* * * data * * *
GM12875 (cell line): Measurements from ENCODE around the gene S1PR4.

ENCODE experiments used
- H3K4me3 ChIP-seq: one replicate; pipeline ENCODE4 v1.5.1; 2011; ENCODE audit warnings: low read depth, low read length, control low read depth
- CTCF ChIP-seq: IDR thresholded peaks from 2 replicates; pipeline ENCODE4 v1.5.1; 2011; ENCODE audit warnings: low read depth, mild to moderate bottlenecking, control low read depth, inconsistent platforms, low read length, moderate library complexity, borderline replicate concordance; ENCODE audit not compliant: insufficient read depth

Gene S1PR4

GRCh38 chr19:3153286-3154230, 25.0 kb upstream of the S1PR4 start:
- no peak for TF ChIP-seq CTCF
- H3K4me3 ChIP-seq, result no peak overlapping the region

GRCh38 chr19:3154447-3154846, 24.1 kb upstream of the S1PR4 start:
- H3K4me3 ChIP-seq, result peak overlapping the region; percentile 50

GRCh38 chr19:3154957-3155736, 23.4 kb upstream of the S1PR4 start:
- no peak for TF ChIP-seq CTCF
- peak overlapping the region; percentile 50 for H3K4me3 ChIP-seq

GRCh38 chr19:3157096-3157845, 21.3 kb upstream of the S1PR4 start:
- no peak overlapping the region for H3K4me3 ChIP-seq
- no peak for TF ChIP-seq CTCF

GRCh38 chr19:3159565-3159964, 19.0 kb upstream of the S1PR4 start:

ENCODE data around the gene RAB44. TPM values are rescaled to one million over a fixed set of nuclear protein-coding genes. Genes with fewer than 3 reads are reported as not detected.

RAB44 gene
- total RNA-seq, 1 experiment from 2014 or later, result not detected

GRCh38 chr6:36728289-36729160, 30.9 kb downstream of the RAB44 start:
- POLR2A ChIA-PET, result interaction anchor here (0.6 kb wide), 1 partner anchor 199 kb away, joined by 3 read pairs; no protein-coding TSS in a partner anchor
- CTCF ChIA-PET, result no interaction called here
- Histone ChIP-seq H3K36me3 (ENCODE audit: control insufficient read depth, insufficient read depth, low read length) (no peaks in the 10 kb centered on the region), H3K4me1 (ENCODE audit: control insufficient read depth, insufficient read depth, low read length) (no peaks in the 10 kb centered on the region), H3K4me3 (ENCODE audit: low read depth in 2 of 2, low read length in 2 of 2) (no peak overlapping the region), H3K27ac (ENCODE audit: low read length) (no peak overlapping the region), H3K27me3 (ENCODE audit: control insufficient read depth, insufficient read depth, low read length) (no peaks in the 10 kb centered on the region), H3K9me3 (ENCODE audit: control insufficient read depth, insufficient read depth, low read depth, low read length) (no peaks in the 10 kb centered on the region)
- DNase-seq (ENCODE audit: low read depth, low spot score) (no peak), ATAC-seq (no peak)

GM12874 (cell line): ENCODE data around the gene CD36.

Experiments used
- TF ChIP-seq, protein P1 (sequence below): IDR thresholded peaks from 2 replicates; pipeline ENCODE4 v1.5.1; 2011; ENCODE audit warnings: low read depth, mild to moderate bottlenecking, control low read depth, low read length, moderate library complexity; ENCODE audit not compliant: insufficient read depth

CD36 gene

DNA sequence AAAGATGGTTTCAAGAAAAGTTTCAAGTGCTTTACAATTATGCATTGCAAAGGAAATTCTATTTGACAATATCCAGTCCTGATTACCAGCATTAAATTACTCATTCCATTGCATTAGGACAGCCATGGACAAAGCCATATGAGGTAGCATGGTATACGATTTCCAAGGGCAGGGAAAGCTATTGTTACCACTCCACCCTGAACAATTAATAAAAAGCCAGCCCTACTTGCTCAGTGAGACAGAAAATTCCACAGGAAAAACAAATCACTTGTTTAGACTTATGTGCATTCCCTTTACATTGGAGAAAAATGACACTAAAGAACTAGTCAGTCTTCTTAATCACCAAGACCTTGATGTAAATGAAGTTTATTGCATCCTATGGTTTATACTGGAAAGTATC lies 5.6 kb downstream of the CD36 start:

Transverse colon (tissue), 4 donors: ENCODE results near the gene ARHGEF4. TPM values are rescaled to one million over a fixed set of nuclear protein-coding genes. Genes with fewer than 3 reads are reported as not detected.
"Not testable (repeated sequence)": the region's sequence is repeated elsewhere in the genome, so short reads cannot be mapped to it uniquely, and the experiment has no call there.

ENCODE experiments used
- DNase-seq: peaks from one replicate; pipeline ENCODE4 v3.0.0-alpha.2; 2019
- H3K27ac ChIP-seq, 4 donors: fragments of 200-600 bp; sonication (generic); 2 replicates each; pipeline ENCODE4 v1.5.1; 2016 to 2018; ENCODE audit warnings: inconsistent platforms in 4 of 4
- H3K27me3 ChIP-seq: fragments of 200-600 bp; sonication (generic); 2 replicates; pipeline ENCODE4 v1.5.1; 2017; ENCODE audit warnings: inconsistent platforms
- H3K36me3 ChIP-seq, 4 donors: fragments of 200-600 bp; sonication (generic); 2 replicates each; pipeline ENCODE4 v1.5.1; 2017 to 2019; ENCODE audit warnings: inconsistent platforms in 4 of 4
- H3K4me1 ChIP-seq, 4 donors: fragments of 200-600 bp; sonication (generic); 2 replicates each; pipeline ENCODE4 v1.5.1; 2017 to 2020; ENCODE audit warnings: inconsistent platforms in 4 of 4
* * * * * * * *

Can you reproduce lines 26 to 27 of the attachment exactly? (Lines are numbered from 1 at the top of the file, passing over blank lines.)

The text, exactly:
GM12874 (cell line): ENCODE data around the gene CD36.

Experiments used